Humanity does not “make,” in the sense of determine, history; it would be truer to say that history makes, or forms—while manipulating—us. Politics is not the business of formulating grand designs and then carrying them out; it is rather (as Montaigne understood) a matter of muddling through—of tentative gropings and leaps in the dark, succeeded by wild and often panicked improvisations, often undone by following actors. No one planned, or planned for, the Industrial Revolution, and almost nobody living through it recognized there was such as thing, until it had become irreversible. True, the discoveries and applications of science were made by men consciously devoted to the project of dominating and controlling nature, a project that led inevitably to the domination and control of man by man, but that is another aspect of the story. Nor did most people foresee the effects of industrialism and its consequences, though a few did, and said so in books, some of which are today regarded as prophetic works. Assigning blame in history is as impossible as assigning responsibility is, for the very good reason that you must establish the second before you can the first. (No one alive today wishes to return to a Malthusian existence, though that may indeed be the existence for which we were designed.) Nor is industrialism something that can be repealed. Industrialism, for all the good (or goods) it has created, is probably incompatible with the welfare of nature, of human nature, and of human civilization. But we stumbled into it two centuries ago, and we will have either to stumble out of it or to stumble along with it, more likely a combination of both.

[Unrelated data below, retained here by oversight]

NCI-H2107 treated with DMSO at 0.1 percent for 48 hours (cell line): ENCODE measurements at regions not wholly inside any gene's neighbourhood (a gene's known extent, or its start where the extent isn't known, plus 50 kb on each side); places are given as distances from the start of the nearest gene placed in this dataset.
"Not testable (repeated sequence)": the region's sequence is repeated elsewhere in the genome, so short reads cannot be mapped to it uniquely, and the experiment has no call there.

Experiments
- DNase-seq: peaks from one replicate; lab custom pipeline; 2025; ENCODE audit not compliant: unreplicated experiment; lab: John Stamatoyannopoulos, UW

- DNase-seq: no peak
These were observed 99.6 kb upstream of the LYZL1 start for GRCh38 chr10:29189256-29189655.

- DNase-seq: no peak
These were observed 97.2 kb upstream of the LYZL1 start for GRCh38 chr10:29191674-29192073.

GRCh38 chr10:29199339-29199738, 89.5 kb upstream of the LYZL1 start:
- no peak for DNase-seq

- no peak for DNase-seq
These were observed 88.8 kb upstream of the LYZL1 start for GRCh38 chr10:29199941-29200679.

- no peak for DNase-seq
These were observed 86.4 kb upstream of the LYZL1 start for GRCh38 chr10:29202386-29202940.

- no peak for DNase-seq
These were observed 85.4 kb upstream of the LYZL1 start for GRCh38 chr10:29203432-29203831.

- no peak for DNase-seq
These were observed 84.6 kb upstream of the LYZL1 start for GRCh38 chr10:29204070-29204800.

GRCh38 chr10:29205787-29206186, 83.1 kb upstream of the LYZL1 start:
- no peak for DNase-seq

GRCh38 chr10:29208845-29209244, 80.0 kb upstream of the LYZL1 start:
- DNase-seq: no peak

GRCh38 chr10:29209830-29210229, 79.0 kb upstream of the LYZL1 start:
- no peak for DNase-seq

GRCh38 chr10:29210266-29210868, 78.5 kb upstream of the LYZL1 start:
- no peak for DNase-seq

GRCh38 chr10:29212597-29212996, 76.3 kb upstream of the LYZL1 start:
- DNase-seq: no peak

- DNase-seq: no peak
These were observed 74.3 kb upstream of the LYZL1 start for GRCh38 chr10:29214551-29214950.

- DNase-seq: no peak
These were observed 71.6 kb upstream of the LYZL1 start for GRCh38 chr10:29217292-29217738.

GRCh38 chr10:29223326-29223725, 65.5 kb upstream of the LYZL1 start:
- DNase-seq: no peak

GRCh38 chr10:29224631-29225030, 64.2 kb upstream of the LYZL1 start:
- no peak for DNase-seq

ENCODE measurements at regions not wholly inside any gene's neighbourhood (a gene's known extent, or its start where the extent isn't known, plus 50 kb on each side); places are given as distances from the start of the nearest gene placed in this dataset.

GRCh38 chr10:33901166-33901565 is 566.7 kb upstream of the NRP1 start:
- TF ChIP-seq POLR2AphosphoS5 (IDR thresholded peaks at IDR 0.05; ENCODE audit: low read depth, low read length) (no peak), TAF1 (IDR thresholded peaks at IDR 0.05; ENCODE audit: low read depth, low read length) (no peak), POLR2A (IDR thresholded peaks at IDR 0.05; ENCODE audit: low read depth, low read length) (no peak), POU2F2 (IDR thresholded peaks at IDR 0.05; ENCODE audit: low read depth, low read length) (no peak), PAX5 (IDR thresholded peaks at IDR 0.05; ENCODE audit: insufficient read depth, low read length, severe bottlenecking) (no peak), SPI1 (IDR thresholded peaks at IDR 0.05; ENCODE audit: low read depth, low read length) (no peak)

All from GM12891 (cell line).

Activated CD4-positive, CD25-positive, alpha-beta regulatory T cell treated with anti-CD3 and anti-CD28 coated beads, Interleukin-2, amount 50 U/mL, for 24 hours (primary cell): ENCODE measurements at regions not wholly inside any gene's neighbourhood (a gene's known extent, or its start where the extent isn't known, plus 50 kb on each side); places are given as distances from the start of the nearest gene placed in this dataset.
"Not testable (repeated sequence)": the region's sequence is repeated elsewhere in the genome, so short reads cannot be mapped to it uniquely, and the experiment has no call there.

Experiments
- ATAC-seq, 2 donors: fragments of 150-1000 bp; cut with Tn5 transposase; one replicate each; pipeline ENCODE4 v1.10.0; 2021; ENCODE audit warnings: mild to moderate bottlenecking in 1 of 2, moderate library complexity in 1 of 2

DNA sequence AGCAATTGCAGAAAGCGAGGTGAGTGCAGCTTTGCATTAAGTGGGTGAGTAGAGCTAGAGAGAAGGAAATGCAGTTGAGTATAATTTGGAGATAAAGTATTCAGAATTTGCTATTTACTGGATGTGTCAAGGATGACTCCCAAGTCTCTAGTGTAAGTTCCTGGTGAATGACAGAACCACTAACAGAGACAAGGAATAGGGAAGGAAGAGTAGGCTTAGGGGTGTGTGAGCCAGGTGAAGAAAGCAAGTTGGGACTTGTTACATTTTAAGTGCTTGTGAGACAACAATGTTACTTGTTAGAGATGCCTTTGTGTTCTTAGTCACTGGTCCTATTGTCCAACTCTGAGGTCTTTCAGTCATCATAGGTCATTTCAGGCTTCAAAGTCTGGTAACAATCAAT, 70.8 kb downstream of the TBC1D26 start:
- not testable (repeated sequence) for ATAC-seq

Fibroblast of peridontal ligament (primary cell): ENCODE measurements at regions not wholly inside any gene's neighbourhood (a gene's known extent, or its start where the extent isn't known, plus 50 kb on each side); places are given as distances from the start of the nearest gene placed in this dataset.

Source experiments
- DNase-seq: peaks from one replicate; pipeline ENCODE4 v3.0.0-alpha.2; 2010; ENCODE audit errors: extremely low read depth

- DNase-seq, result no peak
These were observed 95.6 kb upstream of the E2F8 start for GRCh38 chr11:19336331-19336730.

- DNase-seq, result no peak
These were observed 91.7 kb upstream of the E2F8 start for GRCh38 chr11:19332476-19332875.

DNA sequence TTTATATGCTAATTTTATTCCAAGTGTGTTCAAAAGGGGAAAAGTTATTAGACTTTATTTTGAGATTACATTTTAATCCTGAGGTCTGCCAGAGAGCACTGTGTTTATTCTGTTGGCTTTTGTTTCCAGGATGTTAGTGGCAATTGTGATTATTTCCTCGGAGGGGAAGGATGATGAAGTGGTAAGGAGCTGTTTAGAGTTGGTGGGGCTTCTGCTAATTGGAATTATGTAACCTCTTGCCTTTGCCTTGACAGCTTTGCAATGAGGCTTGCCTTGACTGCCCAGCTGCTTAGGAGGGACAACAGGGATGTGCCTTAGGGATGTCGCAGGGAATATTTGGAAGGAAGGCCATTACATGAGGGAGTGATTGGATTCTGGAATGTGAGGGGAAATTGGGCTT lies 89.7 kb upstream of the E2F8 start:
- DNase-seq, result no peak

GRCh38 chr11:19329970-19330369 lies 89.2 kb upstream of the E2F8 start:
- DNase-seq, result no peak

George Gilder, a technophile who seems to suppose that homo sapiens, individually and collectively, never met a problem he couldn’t solve, argues that government, which must act on old and therefore static information, can only get in the way of private technologic innovation in its attempt to address the unpleasant “externalities” (as economists say), or dangerous unforeseen results, of technological industrial activity. That is so. But it is also true that these externalities need to be dealt with by some agency, and that agency cannot be innovation itself, whose expertise lies elsewhere and which, besides, is always focused on further innovations. If the innovators did not innovate so fast, and so promiscuously, it might indeed be true, as Gilder and his friends believe, that technology could invent solutions to the problems it has caused, before new technologies produce still newer innovations, and a host of newer problems. But the pace of innovation has grown overwhelming. Somehow, in the techno-industrial world, institutions—pure science, applied technology, finance, government—are generally out of step with one another. And so history remains more the medium of our existence than a means of directing and controlling it.